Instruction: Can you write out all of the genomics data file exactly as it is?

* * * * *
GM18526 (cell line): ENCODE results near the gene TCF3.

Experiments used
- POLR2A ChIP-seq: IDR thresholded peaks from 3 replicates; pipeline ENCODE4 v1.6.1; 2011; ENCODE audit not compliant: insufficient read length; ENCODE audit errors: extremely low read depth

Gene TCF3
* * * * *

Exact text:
GM18526 (cell line): ENCODE results near the gene TCF3.

Experiments used
- POLR2A ChIP-seq: IDR thresholded peaks from 3 replicates; pipeline ENCODE4 v1.6.1; 2011; ENCODE audit not compliant: insufficient read length; ENCODE audit errors: extremely low read depth

Gene TCF3